'Now we can begin': Woman and the Vote

This timeline brings to life the history of the long struggle for women's suffrage* in the United States. It is commonly said that the 19th Amendment to the US Constitution "gave" women the right to vote. While it is true that this amendment prohibited states from denying the right to vote on account of sex, the right to vote was hardly a "gift" nor was it "given" to "all" women. Hundreds of thousands of women as well as many men supporters labored hard and long to extend the basic right to vote in the United States to women. Further, this history is intertwined with struggles for the right to vote for African-Americans, the poor, immigrants, Hispanics, American Indians, and others. It has been a history marked by successes and setbacks, cooperation as well as conflict, sexism as well as racism. The history of the struggle for suffrage is still unfolding. As suffragist Crystal Eastman reminded her sisters following the passage of the 19th Amendment, "Now we can begin." * From the Latin word suffragium.meaning the right to vote.

1773-09-01 00:00:00

Wheatley Publishes Poetry

Phillis Wheatley publishes her first book of poetry and becomes the most famous African American woman poet: One of her first works recalls being brought from Africa to America: "Twas mercy brought me from my Pagan land, Taught my benighted soul to understand That there's a God, that there's a Saviour too: Once I redemption neither sought nor knew. Some view our sable race with scornful eye, 'Their colour is a diabolic dye.' Remember, Christians, Negroes, black as Cain, May be refin'd, and join th' angelic train."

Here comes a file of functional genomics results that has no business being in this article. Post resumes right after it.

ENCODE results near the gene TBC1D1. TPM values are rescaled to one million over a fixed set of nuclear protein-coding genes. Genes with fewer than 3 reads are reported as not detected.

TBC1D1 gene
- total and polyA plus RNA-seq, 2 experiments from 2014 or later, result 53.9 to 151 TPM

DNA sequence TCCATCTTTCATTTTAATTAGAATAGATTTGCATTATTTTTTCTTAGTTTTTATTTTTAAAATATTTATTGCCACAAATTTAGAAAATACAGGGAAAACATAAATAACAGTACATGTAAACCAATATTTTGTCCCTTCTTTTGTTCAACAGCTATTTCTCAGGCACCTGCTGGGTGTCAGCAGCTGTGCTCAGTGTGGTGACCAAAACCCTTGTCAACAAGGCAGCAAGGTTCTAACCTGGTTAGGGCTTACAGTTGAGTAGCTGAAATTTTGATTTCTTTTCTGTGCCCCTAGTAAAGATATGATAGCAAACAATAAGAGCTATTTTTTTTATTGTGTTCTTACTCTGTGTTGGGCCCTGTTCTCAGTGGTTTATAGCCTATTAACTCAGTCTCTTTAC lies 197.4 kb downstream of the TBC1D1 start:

1776-03-31 12:06:51

"Remember the Ladies"

Abigail Adams exhorts husband John to "Remember the Ladies . . .Do not put such unlimited power into the hands of the Husbands." when he attends a meeting of the Continental Congress.

1789-09-17 19:01:43

Ratification of US Constitution

The "first" Constitution left it to the states to determine who could vote.

1833-12-01 04:53:42

Am I not a woman and a sister?

18 women founded the Philadelphia Female Anti-Slavery Society including Lucretia Mott, a number of other Quakers, and members of the free black Forten family. It is a sister organization of the all-male American Anti-slavery Society.

1840-06-12 00:00:00

Mott & Stanton meet at Anti-Slavery Convention

Lucretia Mott and Elizabeth Cady Stanton meet at the World Anti-Slavery Convention in London. Leaving the convention, Mott and Stanton commit to holding a convention on women's rights; the Seneca Falls meeting is held 8 years later.

1848-07-20 00:00:00

"All men and women are created equal"

In Seneca Falls, NY, at the first Woman's Rights Convention, attendees sign the Declaration of Sentiments patterned on the Declaration of Independence, but promoting women's rights, including suffrage.

1848-07-28 01:50:35

The Rights of Women

Frederick Douglass—ardent abolitionist and suffragist—speaks on behalf of women's suffrage at Seneca Falls: "In this denial of the right to participate in government, not merely the degradation of woman and the perpetuation of a great injustice happens, but the maiming and repudiation of one-half of the moral and intellectual power of the government of the world." Both Douglass and Elizabeth Cadt Stanton successfully pushed to include the vote as one of the fundamental rghts in the Declaration of Sentiments.

1848-08-01 00:00:00

Account of the Seneca

Lucretia Mott writes in The Liberator about her visit to the Seneca Nation where she was impressed with the prominent leadership roles that the women played.

1849-01-01 00:00:00

First Women's Newspaper

Amelia Bloomer founds The Lily—the first newspaper for women, dedicated to temperance and women's rights.

1850-10-23 00:00:00

Women from across the Country Convene

Following Seneca Falls, Lucy Stone organized the First National Woman's Rights Convention which was held in Worcester, MA.

'Now we can begin': Woman and the Vote

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